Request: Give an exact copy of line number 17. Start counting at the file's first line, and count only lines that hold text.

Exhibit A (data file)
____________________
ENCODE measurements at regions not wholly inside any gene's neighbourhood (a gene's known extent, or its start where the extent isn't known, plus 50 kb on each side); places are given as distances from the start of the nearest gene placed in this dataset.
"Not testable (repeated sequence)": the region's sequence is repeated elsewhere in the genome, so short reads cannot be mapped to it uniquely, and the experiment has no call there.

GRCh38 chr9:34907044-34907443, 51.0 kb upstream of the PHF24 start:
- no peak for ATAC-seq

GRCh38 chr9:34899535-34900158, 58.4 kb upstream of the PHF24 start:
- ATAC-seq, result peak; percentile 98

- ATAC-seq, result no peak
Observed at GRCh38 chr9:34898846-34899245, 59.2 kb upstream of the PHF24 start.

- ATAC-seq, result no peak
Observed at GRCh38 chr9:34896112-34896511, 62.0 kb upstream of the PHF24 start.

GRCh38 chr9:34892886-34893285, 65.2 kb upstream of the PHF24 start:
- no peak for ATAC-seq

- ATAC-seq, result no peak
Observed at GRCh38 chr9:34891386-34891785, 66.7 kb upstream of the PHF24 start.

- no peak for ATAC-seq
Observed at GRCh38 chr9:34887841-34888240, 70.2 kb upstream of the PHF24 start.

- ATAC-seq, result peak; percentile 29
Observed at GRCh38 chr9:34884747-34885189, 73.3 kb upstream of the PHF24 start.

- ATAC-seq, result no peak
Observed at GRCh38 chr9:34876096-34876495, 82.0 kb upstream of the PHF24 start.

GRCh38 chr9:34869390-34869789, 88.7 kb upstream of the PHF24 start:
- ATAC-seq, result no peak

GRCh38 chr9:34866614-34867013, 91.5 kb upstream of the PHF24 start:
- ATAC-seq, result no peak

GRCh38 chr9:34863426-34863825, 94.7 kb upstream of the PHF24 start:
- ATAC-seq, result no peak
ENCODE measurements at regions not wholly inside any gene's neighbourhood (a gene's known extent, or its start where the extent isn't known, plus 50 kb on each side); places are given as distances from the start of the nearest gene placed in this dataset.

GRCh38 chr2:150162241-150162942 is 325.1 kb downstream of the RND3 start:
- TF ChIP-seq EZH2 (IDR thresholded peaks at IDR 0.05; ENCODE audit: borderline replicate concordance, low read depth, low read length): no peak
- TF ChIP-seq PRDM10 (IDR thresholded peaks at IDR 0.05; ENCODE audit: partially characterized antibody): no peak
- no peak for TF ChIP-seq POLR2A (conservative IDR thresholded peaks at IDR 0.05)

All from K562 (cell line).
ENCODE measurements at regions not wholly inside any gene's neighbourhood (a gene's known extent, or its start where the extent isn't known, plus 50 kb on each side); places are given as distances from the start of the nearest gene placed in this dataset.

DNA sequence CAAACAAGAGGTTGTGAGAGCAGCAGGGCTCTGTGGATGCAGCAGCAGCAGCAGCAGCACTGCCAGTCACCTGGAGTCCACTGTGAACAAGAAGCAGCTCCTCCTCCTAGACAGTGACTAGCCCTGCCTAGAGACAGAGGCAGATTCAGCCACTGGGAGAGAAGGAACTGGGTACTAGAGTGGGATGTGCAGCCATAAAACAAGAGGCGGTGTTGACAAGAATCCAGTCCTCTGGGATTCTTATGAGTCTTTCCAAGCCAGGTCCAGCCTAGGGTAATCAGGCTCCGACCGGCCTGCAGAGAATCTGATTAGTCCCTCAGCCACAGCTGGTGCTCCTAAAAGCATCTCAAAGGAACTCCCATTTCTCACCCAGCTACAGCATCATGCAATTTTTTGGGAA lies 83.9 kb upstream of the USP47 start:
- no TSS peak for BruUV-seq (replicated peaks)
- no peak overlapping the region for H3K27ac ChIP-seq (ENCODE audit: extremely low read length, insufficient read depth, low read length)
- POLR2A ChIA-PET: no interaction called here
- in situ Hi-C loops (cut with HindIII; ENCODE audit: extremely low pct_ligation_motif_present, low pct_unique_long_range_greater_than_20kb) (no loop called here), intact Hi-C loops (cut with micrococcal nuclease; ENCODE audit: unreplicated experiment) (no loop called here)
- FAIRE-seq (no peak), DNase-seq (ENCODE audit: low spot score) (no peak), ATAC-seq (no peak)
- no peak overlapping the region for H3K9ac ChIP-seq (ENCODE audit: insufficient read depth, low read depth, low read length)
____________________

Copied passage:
- ATAC-seq, result peak; percentile 29